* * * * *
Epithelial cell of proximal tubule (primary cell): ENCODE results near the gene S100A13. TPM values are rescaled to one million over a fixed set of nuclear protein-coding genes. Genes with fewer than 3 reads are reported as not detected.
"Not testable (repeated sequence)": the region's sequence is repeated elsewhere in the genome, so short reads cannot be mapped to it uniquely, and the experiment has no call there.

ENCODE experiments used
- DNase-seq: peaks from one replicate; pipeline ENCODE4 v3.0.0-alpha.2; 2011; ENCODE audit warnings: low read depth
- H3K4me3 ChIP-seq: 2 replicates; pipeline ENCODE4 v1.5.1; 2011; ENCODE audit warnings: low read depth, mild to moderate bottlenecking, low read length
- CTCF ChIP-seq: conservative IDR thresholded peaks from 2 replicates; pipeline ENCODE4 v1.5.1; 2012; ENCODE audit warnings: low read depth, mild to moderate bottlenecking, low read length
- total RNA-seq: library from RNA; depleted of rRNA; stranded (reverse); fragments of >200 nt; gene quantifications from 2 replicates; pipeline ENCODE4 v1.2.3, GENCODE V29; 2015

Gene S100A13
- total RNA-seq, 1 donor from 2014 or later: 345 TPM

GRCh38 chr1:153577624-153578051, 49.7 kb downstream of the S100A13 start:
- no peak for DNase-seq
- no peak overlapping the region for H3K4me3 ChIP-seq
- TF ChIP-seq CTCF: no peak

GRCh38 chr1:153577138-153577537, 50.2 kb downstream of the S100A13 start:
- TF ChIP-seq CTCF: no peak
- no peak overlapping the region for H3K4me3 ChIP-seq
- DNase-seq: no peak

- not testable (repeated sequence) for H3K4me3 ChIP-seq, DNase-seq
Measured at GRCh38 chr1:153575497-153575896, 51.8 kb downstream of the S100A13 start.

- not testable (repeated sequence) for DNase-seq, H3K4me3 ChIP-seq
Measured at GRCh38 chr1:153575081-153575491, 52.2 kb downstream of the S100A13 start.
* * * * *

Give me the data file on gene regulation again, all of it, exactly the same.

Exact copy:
Epithelial cell of proximal tubule (primary cell): ENCODE results near the gene S100A13. TPM values are rescaled to one million over a fixed set of nuclear protein-coding genes. Genes with fewer than 3 reads are reported as not detected.
"Not testable (repeated sequence)": the region's sequence is repeated elsewhere in the genome, so short reads cannot be mapped to it uniquely, and the experiment has no call there.

ENCODE experiments used
- DNase-seq: peaks from one replicate; pipeline ENCODE4 v3.0.0-alpha.2; 2011; ENCODE audit warnings: low read depth
- H3K4me3 ChIP-seq: 2 replicates; pipeline ENCODE4 v1.5.1; 2011; ENCODE audit warnings: low read depth, mild to moderate bottlenecking, low read length
- CTCF ChIP-seq: conservative IDR thresholded peaks from 2 replicates; pipeline ENCODE4 v1.5.1; 2012; ENCODE audit warnings: low read depth, mild to moderate bottlenecking, low read length
- total RNA-seq: library from RNA; depleted of rRNA; stranded (reverse); fragments of >200 nt; gene quantifications from 2 replicates; pipeline ENCODE4 v1.2.3, GENCODE V29; 2015

Gene S100A13
- total RNA-seq, 1 donor from 2014 or later: 345 TPM

GRCh38 chr1:153577624-153578051, 49.7 kb downstream of the S100A13 start:
- no peak for DNase-seq
- no peak overlapping the region for H3K4me3 ChIP-seq
- TF ChIP-seq CTCF: no peak

GRCh38 chr1:153577138-153577537, 50.2 kb downstream of the S100A13 start:
- TF ChIP-seq CTCF: no peak
- no peak overlapping the region for H3K4me3 ChIP-seq
- DNase-seq: no peak

- not testable (repeated sequence) for H3K4me3 ChIP-seq, DNase-seq
Measured at GRCh38 chr1:153575497-153575896, 51.8 kb downstream of the S100A13 start.

- not testable (repeated sequence) for DNase-seq, H3K4me3 ChIP-seq
Measured at GRCh38 chr1:153575081-153575491, 52.2 kb downstream of the S100A13 start.